Published online by Cambridge University Press: 15 April 2021
The period c.1750 to 1914 is associated with nothing less than the transition from a rural, primarily agrarian and traditional society, to a modern, primarily industrial and urban existence. Debate continues to flow as to how quickly and with what consequences, for good or ill, this process took place. When, where and how deeply, did new patterns take root? What sort of changes were there in the essential dimensions of local lives, work, housing, political participation, local and central government, transport and mobility, education and literacy, economic and cultural influences, religious behaviour and the physical surroundings in which people lived? Every local historian will be part of such debates because no place, urban or rural, industrial or agrarian, was untouched by these transformations. The imprint of the ‘long nineteenth century’ is pervasive, within its own timeframe, and also in influencing how we picture and interpret the before and after of preceding periods and localities today.
CONTEXTS AND THEMES
Patterns of economic change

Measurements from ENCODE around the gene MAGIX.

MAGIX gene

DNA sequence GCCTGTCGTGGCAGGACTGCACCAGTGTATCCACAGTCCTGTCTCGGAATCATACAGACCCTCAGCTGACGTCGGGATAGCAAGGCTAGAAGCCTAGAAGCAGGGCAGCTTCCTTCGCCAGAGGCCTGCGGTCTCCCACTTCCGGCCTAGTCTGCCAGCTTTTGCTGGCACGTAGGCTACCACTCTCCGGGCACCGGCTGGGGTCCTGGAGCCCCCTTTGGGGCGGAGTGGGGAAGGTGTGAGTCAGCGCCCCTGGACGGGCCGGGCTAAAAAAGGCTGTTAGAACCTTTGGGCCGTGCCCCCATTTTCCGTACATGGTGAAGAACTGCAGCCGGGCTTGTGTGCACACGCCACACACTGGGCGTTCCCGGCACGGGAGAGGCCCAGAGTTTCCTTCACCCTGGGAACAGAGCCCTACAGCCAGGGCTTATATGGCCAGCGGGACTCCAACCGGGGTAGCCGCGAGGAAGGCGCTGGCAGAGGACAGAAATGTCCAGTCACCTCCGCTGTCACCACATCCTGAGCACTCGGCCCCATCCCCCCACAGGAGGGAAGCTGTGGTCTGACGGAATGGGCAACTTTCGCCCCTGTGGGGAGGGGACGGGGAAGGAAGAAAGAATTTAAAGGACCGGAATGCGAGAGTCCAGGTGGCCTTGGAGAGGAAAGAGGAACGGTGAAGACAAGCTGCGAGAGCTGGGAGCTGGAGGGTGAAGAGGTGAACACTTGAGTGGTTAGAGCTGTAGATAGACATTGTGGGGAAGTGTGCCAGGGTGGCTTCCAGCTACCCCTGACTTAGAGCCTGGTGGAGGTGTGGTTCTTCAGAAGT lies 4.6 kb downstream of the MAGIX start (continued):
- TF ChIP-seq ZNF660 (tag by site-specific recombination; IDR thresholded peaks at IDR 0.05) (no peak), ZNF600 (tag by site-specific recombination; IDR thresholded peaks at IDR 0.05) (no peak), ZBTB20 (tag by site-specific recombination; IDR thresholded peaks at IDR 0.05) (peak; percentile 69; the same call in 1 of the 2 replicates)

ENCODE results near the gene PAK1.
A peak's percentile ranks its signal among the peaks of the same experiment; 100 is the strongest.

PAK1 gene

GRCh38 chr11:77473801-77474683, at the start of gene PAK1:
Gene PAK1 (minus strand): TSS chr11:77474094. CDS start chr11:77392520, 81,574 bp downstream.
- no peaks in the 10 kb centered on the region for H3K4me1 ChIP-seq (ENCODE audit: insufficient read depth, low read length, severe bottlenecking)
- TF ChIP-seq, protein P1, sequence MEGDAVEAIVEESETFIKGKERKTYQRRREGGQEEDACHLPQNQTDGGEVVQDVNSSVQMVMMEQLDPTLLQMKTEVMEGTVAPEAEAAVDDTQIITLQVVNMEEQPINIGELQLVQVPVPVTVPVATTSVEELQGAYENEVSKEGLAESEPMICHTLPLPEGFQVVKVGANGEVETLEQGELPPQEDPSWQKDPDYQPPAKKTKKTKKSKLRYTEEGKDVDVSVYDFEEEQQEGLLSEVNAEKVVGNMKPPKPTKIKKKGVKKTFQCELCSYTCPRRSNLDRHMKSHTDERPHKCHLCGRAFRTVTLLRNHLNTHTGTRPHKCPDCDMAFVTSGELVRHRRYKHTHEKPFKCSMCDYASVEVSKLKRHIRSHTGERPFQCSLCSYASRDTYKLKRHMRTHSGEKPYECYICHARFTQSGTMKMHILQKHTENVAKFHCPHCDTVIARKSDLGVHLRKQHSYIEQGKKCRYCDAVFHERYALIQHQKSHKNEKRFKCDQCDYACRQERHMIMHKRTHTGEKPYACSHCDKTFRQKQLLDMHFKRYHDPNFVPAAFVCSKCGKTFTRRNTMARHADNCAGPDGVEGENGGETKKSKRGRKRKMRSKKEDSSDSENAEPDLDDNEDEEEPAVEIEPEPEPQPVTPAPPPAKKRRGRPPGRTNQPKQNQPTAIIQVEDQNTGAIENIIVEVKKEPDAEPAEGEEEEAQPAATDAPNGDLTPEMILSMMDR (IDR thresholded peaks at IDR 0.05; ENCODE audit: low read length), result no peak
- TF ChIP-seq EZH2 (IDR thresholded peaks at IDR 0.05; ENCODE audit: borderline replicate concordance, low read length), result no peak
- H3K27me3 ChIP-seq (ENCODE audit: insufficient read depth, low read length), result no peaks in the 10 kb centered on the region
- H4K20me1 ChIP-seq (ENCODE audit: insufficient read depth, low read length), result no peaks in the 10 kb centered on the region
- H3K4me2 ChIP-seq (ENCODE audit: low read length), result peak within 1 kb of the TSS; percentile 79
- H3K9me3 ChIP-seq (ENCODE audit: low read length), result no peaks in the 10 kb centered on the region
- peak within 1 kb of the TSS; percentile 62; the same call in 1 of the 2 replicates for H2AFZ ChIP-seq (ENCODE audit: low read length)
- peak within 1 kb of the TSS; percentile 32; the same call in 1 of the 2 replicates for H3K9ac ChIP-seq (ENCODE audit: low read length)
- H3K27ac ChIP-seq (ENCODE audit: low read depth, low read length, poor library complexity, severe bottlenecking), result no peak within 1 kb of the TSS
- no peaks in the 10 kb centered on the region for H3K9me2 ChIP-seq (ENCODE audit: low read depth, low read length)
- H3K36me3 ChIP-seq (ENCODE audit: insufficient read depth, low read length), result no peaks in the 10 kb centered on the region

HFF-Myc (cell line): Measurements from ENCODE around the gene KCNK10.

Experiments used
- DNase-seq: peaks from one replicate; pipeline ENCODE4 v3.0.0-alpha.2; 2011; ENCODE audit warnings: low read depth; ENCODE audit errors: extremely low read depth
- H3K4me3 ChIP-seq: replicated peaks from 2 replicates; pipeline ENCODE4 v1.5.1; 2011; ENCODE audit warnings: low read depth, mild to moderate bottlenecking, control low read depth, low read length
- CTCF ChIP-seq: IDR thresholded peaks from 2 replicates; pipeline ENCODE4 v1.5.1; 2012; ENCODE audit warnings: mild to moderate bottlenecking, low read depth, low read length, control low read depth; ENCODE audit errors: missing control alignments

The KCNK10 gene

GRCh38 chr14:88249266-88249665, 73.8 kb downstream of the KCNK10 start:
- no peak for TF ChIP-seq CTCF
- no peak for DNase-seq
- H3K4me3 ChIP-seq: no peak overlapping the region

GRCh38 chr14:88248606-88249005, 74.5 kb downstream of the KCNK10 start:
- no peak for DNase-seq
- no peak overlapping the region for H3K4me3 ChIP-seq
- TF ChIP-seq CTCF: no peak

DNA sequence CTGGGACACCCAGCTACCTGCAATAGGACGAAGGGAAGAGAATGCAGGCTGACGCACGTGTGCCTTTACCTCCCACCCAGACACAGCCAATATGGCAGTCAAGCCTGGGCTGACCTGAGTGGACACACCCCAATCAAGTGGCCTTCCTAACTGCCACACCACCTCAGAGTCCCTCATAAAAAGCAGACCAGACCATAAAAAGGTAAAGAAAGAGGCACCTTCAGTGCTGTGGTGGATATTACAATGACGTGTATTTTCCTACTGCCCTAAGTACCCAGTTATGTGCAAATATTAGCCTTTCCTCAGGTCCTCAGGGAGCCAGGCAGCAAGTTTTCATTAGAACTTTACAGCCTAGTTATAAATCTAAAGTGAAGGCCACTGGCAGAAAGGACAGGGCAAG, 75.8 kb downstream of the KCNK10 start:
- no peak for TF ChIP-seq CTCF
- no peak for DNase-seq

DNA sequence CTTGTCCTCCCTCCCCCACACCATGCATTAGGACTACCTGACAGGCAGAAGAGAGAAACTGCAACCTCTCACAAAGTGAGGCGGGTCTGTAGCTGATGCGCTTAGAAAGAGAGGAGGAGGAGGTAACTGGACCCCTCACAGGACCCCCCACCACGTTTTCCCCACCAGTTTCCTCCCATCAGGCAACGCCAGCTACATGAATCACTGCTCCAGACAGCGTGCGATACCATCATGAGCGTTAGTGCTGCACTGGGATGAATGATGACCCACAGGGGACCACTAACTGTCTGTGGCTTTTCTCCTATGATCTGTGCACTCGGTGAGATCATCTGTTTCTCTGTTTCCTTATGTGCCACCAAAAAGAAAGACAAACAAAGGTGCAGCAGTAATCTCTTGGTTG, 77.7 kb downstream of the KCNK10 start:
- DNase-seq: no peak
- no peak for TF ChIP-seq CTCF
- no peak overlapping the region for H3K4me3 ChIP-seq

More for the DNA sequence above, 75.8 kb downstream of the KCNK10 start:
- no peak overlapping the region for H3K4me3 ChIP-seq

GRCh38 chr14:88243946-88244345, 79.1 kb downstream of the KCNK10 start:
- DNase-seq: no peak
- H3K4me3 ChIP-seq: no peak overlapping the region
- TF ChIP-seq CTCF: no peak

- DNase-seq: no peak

To assess the impact of economic change the local historian will need to look at the interactions between local circumstances and wider factors, which together produced the particular local experience. Some primary general factors to consider will be technological change, available raw materials, sources of capital, markets and means of transport. These largely economic determinants lie at the root of many local experiences; where all are present sustained expansion, and radically different physical environments, institutions, and social structures and relationships, are likely to emerge. However, where an experience of proto-industrialization or industrialization is based upon a single product or resource, then local transformations may be less sustained. For example, lace-making in Buckinghamshire, a successful cottage industry in the earlier part of the period, subsequently fell victim to mechanization of lace production based in Nottingham and to Buckinghamshire's own lack of suitable power sources. Or, as we shall see from the pit villages of the Deerness Valley in County Durham, entirely new settlements could spring up around an exploitable but finite mineral resource, only to dwindle or change completely within a few generations. Finally, we should not forget the places that never experienced industrialization directly, but whose fortunes were nevertheless determined by it, undergoing stagnation or an absolute decline in size and prosperity.